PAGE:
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Double sum of same variable simplification help

  1. Mar 6, 2015 #1


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    Hello all,
    I have been meditating on this for a while, but can't seem to understand how this simplification came to be. Any help will be greatly appreciated.

    So, here is what we start with:
    ##\mathop{\sum_{k=0}^m\sum_{l=0}^n}_{m{\geq}n} x(k,l)##
    We also know that: l (lower case L) = n-m+k

    and here is what my book ends with:
    ##\sum\limits_{k=m-n}^m x(k,n-m+k)##

    Here is my attempt, using the fact that l = n-m+k and substituting, I get:
    ##\mathop{\sum_{k=0}^m\sum_{n-m+k=0}^n}_{m{\geq}n} x(k,n-m+k)##

    ## = \mathop{\sum_{k=0}^m\sum_{k=m-n}^n}_{m{\geq}n} x(k,n-m+k)##

    I then have no idea where to go from here : ( I tried substituting numbers for m and n and looked at what was happening, but that didn't help me much. Can someone please provide some insight please!!! I have been at this for a bit.

    Thank you for reading.
  2. jcsd
  3. Mar 6, 2015 #2

    Stephen Tashi

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    If that is true then for a given value of [itex]k [/itex] there is only a single value of [itex] l [/itex]. So for a given value of [itex]k[/itex], the expression [itex] \sum_{l=0}^{n} x(k,l) [/itex] doesn't make sense since it implies that for a given [itex] k [/itex] you can vary [itex] l [/itex] over several different values. If we adopt the convention that [itex] \sum _{l=0}^{n} x(k,l) [/itex] shall mean the single term [itex] x(k,n-m+k) [/itex] then you could get the desired result.

    When you substitute, you can't use [itex] k [/itex] as the name of the variable whose values are summed by the second summation [itex]
    \sum_{l=0}^n [/itex] because the name [itex] k [/itex] is already in use as the variable for the first summation [itex] \sum_{k=0}^m [/itex]. The first argument of [itex] x(k,l) [/itex] refers to the [itex] k [/itex] that is summed by [itex] \sum_{k=0}^m [/itex].
  4. Mar 6, 2015 #3


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    Hey, thank you for your reply. I still can't figure this out.

    I didn't think of this, but now that you mentioned it, wouldn't [itex] l [/itex] have infinite possible values? If you set [itex] k [/itex] to [itex] a [/itex] then you can have any value for [itex] n [/itex] and [itex] m [/itex] which results in [itex] l [/itex] having many values. What is wrong with this?

    I'm not sure what you mean here : ( I'm sorry, but I really am trying... I have to admit, the equation I supplied is modified from the original shown in the book. I will attach a copy of what I am struggling with maybe it will be better. Here it is (I understand everything until where it says "Thus for m ≥ n"):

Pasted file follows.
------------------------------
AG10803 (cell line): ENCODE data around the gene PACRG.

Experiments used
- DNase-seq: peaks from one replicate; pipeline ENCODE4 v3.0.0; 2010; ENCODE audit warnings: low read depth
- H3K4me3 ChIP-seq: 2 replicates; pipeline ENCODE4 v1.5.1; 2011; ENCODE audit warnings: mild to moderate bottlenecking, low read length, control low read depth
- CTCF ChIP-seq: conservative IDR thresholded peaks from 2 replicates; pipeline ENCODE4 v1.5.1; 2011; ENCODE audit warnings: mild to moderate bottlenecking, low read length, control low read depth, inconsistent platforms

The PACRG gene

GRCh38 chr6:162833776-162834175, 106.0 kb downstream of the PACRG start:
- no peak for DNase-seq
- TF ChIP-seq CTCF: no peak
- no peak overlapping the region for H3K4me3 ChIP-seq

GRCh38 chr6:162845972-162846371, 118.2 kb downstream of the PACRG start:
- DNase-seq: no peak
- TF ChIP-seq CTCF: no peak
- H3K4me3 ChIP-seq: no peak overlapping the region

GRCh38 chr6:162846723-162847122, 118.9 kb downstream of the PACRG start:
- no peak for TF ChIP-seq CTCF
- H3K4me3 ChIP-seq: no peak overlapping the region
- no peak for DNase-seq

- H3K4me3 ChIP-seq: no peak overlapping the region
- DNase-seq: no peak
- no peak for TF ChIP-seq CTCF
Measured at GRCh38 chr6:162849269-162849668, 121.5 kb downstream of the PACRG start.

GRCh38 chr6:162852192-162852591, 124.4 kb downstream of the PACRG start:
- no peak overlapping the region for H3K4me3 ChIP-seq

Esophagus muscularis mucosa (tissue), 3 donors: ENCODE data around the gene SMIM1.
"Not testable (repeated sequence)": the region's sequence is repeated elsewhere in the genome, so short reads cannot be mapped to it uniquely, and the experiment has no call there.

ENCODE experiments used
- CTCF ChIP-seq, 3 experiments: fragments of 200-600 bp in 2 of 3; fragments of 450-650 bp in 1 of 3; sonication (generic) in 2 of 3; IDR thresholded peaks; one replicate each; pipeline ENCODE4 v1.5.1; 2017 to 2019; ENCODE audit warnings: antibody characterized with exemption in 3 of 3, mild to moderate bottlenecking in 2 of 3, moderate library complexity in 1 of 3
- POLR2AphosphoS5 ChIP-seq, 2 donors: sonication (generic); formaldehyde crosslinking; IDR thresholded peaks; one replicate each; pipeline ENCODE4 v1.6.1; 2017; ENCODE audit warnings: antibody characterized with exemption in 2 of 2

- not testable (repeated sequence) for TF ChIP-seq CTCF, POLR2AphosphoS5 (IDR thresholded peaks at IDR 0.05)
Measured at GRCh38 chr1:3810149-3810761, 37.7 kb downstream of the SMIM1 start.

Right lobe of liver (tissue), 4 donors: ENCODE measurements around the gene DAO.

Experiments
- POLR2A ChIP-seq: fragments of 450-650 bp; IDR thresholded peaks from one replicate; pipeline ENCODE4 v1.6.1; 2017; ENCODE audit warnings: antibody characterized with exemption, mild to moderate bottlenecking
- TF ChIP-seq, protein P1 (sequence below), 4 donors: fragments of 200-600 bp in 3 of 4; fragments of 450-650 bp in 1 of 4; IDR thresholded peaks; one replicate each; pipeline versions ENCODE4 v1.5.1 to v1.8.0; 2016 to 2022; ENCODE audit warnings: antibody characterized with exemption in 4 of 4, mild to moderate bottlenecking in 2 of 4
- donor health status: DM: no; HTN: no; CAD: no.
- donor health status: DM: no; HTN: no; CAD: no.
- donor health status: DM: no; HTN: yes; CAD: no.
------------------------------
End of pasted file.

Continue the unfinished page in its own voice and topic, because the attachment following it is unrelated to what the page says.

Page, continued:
Hmmm, ok that kind of makes sense. So what then shall we do in such a situation?

    Thank you for your help : )
  5. Mar 7, 2015 #4

    Stephen Tashi

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    There's nothing to indicate that [itex] m [/itex] and [itex] n [/itex] are variables. They appear to denote constants.

    To make an analogy with calculus, if you are finding [itex] \int ( \int f(x,y) dy) dx [/itex] and you use integration by subsitution to find [itex] \int f(x,y) dy [/itex] then you can do a substitution like [itex] y = 3u^2 [/itex], but you can't do the substitution [itex] y = 3x^2 [/itex] because the variable [itex] x [/itex] is already in use to denote a quantity that is independent of [itex] y [/itex].

    In your example, the variable [itex] k [/itex] is already in use in the first summation. You can't introduce it as meaning a different variable in the second summation since the [itex] k [/itex] in [itex] x(k,l) [/itex] refers to the [itex]k [/itex] used in the first summation.

    The correct analogy to what is given in the text is the statement "[itex] x(k,l) = 0[/itex] except when [itex] l = n - m + k[/itex] " (which is different than asserting " [itex] l = n - m + k [/itex] ").

    Then [itex] \sum_{l=0}^n x(k,l) [/itex] has only one nonzero term, which is [itex] x(k,n-m+k) [/itex].

    Perhaps there is also information in the text that [itex] x(k,n-m+k) [/itex] is zero for [itex] k < n-m [/itex], but I'd have to think about it further to see why.
  6. Mar 7, 2015 #5


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    Thank you Mr.Tashi. I am still trying to figure out how they got those last two lines. I will report back if I find anything.

    PS: Your calculus analogy was helpful.
    Last edited: Mar 7, 2015
  7. Mar 7, 2015 #6


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    I think I may have understood how they achieved the second to last line. So we know ##l = n - m + k## (else the equation will be zero). And we also know from the second summation that ## 0 ≤ l ≤ n ##. So I did the following to kind of see what was going on:

    for ##l = 0, l = 0 = n-m+k => k = m-n## this will make the first summation to be ##\sum\limits_{k=m-n}^m x(k,n-m+k)##
    for ##l = n, l = n = n-m+k => k = m## this will make the first summation to be ##\sum\limits_{k=m}^m x(k,n-m+k)##
    for ##l = n-1, l = n-1 = n-m+k => k = m-1## this will make the first summation to be ##\sum\limits_{k=m-1}^m x(k,n-m+k)##

    So after viewing these summations, I see it is for ##l =0## in which the first summation takes into account all possible values (or has the greatest summation intervals).

    What do you think of this?

    EDIT1: I think the last line is achieved from the one before by using the fact that ##\sum\limits_{k=0}^m x(k) = \sum\limits_{k=0+n}^{m+n} x(k-n)##
    EDIT2: My first edit (EDIT1) may be wrong. I am still checking.
    Last edited: Mar 7, 2015
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